I have done an in depth analysis of the SSI scheme in years past and it is sobering to say the least. If one were to save 15% of their income in a safe 5% CD, earned no more than poverty level $20,000/yr over a 30 year period, he would end up with a $million at retirement. I even figured that that money was saved after tax so the Feds would be getting a high percentage of the current revenue they now get and since the majority of the people would retire millionaires, there would be little if any of the current places to spend that increased revenue. There would be WAY more than enough in the treasurey to pay for the indigent, hard luck few who lost their investment, catastrophic disaster sufferes, etc. A huge added benefit would be vast amounts of capital in the system that would suppress interest rates and insulate the economy from any danger of inflation. I even think it would be proper for the government to mandate that everyone save at this rate like a mega-super 401K but they would keep their stinking greedy paws out of the money.

Now consider what the real effect would be for those making the median $50,000 income and invest the money in a 10% -12% farily aggressive mix of securities the potential is mind boggling.

If a private business ran their financial house the way the government runs SSI, people would be going to jail in mass numbers. The crime they are perpetrating on us makes Enron, Global Crossing, and Hillary's cattle future trading scam look like Mother Teresa Charities Inc.

I am a few years from retirement and far from rich but I would gladly fore-go my SSI benefits if they would let the younger people in this country take back their financial futures and quit this insane ponsi scheme that is impoverishing all of us.

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Old 04-24-2005, 03:04 PM
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Originally Posted by willys36@aol.com
If a private business ran their financial house the way the government runs SSI, people would be going to jail in mass numbers. The crime they are perpetrating on us makes Enron, Global Crossing, and Hillary's cattle future trading scam look like Mother Teresa Charities Inc.

who do we get to file the lawsuit? I'd put my name on it as a plaintiff.


sorry about the socialized medicine. like i said, i don't have the answers, just the knowledge that something is skrewed. and like I also said, there is NO reason ANYONE in AMERIKA should not have health coverage.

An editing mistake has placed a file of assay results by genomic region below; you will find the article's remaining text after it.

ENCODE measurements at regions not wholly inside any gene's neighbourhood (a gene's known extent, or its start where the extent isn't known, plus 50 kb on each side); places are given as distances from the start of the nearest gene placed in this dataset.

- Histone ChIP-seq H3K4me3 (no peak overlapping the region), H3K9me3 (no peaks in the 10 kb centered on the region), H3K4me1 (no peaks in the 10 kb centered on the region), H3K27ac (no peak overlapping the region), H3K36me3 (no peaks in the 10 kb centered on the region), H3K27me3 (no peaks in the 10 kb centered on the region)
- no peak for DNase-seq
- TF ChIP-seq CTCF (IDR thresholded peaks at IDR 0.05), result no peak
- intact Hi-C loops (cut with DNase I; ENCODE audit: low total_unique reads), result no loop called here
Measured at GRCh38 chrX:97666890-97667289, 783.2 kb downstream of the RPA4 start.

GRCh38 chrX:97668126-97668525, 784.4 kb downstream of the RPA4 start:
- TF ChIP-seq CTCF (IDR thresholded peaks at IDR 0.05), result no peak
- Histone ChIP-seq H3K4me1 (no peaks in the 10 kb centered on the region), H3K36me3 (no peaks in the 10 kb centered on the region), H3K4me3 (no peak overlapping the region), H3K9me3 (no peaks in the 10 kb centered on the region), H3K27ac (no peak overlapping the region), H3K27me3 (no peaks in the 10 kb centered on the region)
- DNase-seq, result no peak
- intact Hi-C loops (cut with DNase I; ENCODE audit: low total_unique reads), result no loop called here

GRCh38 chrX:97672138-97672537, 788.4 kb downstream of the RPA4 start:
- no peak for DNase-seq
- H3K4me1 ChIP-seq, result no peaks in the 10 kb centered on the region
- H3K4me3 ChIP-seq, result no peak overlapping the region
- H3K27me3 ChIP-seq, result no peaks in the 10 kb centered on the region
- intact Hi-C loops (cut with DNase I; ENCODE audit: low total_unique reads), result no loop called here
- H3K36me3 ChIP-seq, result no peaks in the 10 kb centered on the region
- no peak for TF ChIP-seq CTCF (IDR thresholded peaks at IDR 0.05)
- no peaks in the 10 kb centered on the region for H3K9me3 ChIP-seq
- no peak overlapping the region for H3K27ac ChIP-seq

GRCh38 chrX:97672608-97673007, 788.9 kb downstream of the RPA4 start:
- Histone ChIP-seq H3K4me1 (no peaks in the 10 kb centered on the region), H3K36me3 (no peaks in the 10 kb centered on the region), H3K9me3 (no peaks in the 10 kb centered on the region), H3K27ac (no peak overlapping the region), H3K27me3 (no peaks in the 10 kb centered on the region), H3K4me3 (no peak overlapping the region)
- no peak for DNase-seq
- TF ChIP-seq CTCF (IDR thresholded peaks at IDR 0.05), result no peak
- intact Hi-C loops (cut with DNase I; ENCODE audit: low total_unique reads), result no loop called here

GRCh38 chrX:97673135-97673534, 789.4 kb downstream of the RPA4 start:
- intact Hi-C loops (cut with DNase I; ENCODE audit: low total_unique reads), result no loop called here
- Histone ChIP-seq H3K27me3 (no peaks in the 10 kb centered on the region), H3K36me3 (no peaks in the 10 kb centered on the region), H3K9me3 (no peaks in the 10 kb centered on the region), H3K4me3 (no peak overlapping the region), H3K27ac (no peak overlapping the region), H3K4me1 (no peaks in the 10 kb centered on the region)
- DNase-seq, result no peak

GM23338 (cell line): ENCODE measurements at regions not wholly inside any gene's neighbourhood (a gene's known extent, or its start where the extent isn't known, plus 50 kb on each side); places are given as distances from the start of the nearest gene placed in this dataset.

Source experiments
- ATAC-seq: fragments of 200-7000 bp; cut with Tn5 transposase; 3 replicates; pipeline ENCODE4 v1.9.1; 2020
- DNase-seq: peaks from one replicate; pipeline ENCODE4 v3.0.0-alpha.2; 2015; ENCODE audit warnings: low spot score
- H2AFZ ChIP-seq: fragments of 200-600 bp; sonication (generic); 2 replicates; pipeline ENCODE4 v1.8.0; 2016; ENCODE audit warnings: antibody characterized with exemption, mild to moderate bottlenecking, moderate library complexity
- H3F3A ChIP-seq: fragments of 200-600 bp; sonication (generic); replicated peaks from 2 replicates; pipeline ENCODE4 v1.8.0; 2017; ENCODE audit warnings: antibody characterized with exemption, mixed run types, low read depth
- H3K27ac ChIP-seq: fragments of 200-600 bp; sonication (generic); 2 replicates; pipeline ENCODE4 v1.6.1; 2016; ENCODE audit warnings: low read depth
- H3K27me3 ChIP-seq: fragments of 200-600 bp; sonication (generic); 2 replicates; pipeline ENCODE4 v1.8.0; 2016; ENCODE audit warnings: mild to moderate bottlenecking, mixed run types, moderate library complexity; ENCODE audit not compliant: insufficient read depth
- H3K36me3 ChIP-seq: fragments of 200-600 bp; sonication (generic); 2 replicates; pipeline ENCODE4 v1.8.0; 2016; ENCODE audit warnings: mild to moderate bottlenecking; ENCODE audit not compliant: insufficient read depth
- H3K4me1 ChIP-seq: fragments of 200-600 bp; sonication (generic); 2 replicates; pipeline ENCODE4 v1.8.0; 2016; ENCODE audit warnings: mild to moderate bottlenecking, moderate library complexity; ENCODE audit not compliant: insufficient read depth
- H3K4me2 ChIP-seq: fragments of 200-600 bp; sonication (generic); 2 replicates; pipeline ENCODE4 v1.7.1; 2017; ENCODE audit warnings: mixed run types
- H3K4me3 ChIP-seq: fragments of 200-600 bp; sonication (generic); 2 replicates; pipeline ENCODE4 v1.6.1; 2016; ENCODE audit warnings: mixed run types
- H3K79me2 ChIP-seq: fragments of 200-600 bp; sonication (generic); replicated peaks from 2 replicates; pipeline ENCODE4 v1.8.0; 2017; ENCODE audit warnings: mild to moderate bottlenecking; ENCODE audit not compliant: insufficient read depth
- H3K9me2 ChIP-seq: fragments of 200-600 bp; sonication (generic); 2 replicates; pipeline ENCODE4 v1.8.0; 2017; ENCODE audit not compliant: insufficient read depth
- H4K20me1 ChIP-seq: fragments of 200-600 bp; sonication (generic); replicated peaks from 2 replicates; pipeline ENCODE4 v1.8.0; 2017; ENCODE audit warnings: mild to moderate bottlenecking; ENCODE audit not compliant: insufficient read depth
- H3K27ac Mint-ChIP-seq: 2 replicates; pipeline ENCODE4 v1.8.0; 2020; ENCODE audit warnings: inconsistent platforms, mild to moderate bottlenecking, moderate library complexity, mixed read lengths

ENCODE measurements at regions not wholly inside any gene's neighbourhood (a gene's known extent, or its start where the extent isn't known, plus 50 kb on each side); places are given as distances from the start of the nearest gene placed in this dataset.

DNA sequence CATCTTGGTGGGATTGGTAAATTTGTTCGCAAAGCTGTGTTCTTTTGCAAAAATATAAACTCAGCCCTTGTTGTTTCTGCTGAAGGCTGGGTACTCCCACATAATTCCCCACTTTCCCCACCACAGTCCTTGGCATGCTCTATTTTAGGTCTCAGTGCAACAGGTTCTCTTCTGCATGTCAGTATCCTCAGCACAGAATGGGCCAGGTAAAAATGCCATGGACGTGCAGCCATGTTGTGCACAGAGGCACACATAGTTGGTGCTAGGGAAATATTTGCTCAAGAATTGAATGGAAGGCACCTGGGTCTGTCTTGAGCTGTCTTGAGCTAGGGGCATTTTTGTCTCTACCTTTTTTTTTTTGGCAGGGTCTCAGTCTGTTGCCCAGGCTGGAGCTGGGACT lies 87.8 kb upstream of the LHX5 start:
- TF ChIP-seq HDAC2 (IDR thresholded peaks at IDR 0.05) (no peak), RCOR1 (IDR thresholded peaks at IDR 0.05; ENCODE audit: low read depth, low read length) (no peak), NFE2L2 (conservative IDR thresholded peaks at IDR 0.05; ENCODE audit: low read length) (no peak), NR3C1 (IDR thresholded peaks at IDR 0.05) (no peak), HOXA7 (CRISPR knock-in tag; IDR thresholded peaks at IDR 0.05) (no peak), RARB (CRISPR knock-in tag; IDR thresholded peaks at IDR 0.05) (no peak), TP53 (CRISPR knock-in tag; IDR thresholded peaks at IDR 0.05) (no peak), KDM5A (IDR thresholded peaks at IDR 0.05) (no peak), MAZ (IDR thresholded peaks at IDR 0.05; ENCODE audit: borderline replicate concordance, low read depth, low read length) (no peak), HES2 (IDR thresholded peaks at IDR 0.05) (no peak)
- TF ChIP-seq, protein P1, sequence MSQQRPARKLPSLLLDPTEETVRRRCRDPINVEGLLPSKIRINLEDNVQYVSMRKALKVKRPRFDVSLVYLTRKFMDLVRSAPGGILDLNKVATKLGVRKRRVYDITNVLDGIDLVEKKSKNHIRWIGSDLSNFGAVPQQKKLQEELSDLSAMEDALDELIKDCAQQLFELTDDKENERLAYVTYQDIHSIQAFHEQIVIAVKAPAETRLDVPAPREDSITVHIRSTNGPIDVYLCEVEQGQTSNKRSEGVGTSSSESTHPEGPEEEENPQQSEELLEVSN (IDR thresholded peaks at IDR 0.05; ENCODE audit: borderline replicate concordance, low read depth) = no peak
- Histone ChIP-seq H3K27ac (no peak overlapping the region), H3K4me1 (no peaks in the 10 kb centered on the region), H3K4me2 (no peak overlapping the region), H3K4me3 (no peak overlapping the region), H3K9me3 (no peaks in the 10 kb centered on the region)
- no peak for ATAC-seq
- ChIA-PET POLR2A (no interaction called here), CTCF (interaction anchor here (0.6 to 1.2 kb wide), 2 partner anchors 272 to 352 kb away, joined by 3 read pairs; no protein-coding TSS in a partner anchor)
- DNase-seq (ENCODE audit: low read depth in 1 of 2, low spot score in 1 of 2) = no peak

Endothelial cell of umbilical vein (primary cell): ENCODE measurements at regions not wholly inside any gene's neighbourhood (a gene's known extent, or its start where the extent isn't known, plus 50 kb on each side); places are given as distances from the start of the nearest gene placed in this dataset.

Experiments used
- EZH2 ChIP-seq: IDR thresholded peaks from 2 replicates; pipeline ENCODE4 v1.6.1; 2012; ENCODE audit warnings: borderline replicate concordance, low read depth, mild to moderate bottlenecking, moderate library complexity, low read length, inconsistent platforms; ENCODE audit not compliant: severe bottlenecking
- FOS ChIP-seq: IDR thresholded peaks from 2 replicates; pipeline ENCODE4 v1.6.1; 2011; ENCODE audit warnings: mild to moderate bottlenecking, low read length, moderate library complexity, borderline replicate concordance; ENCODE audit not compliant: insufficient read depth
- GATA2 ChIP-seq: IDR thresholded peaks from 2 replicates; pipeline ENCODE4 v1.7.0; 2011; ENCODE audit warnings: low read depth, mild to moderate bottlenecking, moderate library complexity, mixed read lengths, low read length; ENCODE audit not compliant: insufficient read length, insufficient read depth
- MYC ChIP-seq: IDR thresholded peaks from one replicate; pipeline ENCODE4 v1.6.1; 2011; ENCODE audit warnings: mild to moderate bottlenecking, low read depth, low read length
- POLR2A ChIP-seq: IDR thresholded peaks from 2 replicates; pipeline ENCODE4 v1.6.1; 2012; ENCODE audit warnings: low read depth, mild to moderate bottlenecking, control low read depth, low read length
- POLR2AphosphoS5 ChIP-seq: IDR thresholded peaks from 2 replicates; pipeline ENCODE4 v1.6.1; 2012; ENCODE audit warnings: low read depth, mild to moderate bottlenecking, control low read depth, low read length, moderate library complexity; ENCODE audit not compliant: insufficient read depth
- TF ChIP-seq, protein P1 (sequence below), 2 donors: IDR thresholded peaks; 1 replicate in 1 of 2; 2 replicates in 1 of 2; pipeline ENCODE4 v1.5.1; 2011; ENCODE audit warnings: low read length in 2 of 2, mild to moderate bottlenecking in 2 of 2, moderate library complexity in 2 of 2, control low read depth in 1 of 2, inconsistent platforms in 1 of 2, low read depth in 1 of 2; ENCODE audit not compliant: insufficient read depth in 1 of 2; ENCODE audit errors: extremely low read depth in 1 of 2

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Old 04-24-2005, 03:31 PM
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I think the real problem with abolishing S.S. is that other things are not in place for the common man.

I think greed is far out-pacing nationalism in our country. Just look at the current bankruptcy law that has just been passed.

Years ago, it wasn't easy, and it was far less common for people to file for bankruptcy. However, there were no existence of high interest credit cards either.

Personally, I think the usery laws should be re-vamped, making it illegal to charge the kind of interest that we are seeing.

I'm sure you fail to see the parallel I'm drawing, but at every turn, you will find that the same basic groups of people are preying upon labor.

They are:

politicians (government and taxation)

doctors (medical profession, pharmaceudical companies)

lawyers (present at every form of corruption)

insurance companies (now mandatory in every facet of life)

Personally, when it comes down between eating and buying intangibles, I choose to eat.

I'm not counting on social security to get me by when I'm old.
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Old 04-24-2005, 05:11 PM
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Quote:
Originally Posted by willys36@aol.com
I have done an in depth analysis of the SSI scheme in years past and it is sobering to say the least. If one were to save 15% of their income in a safe 5% CD, earned no more than poverty level $20,000/yr over a 30 year period, he would end up with a $million at retirement.
While I don't disagree that SS is in financial trouble and might not be the optimal financial investment available, I must quibble with your financial analysis.

When social security began in 1935 people contributed 1% of their income (not 15%) and only contributed on the first $1,400 of income. That was a maximum contribution of $140 per year. Also "safe" earnings rates (savings accounts or CD's) have traditionally been more in the neighborhood of 1-2% not the 5% you used for your calculation. Even today you'd be hard pressed to find a CD paying 5%. More like 3 to 3.75% tops. Even with the magic of compound interest, saving $140 a year at 2% interest is not going to give you a million bucks. So for many workers who started paying in back in the 30's, 40', or 50's and have already retired, social security may have been a pretty decent investment.